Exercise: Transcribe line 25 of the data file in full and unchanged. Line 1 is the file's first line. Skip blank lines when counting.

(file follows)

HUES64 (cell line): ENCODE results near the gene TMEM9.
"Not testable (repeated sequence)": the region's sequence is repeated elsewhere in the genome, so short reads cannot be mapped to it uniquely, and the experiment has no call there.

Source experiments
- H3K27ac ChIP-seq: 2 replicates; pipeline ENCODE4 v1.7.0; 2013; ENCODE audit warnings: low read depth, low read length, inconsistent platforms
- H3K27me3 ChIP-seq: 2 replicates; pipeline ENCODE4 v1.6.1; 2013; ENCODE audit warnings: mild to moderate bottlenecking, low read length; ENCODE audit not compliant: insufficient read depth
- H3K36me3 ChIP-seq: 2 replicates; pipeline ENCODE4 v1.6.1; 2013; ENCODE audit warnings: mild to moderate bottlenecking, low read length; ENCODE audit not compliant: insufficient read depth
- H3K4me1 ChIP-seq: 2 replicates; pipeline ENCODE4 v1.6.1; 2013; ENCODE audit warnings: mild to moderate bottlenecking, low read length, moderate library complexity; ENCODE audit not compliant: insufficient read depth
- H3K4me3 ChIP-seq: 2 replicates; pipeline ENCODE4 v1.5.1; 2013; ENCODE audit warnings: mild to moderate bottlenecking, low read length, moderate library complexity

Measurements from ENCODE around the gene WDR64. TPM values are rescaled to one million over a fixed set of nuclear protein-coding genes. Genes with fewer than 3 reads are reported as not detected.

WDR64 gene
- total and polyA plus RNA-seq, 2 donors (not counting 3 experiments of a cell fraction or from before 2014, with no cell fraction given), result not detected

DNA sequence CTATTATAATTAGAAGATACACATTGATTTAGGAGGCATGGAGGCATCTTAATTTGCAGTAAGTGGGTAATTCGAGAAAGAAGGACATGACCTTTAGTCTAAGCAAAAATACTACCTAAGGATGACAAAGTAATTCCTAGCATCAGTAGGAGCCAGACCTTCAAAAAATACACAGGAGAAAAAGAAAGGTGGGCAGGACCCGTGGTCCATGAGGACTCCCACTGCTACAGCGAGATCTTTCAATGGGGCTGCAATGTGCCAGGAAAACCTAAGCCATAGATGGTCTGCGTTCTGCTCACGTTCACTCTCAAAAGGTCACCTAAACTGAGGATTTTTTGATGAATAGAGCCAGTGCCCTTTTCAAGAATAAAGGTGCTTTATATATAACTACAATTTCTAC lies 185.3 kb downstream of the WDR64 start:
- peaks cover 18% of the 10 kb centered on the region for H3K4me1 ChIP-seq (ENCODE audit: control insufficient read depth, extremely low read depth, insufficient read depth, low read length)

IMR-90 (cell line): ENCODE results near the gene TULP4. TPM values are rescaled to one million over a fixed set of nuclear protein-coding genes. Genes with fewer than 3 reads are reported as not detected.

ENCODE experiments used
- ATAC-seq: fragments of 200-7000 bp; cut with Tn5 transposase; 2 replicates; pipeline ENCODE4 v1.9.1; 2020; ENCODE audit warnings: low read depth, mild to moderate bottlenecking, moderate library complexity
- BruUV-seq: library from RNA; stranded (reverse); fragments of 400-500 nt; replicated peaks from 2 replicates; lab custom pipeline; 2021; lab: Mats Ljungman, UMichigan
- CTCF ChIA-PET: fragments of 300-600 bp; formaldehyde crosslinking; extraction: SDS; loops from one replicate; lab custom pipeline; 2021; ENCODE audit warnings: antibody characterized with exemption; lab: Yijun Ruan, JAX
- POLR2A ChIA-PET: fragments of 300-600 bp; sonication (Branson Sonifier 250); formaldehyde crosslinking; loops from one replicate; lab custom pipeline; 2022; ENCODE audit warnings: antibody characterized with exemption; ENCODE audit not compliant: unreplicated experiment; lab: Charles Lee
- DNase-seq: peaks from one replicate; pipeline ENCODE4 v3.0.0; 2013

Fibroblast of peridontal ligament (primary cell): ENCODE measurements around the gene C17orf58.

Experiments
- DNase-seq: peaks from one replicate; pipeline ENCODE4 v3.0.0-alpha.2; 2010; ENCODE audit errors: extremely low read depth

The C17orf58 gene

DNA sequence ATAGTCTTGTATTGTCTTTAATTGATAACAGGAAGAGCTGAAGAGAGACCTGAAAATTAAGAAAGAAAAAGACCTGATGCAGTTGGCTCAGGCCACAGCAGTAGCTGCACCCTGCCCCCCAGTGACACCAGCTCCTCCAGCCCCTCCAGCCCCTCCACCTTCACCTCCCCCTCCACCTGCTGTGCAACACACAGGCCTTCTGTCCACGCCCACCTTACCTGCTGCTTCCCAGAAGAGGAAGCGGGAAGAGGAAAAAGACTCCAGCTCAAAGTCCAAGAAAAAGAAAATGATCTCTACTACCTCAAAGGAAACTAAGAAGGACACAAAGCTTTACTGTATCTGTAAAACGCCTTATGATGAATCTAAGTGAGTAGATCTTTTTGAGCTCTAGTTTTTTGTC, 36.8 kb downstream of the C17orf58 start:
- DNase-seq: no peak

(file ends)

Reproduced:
DNA sequence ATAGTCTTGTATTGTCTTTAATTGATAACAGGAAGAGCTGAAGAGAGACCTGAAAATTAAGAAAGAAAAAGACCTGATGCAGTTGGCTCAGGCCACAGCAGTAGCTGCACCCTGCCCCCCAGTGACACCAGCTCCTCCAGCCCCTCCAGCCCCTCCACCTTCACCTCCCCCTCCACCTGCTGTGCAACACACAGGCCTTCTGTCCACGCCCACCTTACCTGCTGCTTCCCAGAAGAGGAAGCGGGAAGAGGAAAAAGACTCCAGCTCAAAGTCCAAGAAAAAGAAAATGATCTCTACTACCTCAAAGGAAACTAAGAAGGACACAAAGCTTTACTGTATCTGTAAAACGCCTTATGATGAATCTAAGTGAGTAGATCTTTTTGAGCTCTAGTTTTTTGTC, 36.8 kb downstream of the C17orf58 start: